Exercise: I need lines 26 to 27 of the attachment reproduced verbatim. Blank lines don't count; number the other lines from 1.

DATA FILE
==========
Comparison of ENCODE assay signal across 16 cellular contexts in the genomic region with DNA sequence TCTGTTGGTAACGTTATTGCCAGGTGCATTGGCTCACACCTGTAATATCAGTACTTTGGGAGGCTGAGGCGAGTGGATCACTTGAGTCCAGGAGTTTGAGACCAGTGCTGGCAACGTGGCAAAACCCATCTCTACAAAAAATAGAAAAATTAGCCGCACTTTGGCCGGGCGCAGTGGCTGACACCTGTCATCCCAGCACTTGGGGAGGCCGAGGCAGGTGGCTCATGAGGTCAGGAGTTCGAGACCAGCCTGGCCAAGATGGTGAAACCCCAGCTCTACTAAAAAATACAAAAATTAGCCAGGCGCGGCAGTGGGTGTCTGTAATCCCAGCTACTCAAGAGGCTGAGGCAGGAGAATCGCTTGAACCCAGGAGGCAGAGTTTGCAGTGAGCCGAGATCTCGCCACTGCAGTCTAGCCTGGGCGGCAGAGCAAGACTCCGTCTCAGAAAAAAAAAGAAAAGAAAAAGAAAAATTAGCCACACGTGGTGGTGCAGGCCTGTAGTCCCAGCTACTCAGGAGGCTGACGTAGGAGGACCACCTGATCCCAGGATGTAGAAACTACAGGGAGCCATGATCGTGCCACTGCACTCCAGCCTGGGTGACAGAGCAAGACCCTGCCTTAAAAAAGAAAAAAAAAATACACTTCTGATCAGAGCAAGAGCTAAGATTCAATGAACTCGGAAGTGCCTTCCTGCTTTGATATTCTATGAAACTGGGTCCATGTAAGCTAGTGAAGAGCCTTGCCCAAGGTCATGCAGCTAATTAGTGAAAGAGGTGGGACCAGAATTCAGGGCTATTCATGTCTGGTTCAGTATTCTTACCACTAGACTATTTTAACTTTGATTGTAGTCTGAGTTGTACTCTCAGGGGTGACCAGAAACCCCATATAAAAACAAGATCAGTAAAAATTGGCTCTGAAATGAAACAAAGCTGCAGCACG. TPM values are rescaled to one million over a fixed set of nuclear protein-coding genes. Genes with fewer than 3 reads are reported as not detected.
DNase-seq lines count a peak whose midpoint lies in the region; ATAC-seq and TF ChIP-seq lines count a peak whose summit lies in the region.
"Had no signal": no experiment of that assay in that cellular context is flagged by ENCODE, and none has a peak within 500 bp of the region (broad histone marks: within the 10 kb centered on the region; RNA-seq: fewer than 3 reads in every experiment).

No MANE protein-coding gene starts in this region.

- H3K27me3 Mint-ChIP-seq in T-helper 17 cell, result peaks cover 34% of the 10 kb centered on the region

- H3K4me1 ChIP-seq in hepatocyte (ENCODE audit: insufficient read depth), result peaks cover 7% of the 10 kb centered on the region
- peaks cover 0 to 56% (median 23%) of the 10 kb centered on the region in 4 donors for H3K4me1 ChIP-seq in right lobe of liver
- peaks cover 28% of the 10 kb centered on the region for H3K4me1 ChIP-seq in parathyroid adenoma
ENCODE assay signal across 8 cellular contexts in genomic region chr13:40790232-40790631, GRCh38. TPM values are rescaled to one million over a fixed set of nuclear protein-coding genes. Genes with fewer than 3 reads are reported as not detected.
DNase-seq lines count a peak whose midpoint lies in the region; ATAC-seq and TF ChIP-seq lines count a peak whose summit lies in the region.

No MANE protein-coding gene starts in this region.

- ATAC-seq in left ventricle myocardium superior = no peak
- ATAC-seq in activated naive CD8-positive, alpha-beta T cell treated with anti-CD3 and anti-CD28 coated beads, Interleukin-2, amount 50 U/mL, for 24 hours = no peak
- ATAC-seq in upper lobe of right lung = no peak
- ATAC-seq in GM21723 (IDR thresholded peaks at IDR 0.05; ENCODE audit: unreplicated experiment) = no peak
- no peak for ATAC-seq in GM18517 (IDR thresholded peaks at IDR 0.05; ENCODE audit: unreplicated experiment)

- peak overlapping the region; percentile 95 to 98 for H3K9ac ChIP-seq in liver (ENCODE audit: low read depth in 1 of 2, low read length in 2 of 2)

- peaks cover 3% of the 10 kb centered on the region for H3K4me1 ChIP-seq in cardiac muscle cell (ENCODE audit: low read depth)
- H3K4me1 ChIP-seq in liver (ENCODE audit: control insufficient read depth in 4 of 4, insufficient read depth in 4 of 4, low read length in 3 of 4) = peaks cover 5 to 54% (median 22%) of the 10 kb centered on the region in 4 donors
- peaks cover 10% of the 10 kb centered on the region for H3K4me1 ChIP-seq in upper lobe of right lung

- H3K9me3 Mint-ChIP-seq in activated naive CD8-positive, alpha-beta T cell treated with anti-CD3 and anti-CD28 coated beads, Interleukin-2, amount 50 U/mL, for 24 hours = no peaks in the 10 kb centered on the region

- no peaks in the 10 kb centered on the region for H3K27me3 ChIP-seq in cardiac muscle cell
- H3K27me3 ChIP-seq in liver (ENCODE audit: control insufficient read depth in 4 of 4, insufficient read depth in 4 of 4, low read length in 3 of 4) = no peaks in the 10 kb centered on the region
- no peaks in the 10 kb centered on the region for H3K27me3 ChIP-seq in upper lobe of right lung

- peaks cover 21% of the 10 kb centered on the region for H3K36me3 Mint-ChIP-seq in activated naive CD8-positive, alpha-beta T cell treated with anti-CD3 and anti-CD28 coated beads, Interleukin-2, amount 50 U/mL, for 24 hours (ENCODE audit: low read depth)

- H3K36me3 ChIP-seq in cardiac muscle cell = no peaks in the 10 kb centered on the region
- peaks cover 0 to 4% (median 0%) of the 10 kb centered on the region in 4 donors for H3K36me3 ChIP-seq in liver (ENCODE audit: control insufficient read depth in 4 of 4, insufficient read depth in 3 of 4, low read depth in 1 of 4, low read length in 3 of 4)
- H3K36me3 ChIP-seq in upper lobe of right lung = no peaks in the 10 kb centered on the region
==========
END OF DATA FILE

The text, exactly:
- H3K36me3 ChIP-seq in cardiac muscle cell = no peaks in the 10 kb centered on the region
- peaks cover 0 to 4% (median 0%) of the 10 kb centered on the region in 4 donors for H3K36me3 ChIP-seq in liver (ENCODE audit: control insufficient read depth in 4 of 4, insufficient read depth in 3 of 4, low read depth in 1 of 4, low read length in 3 of 4)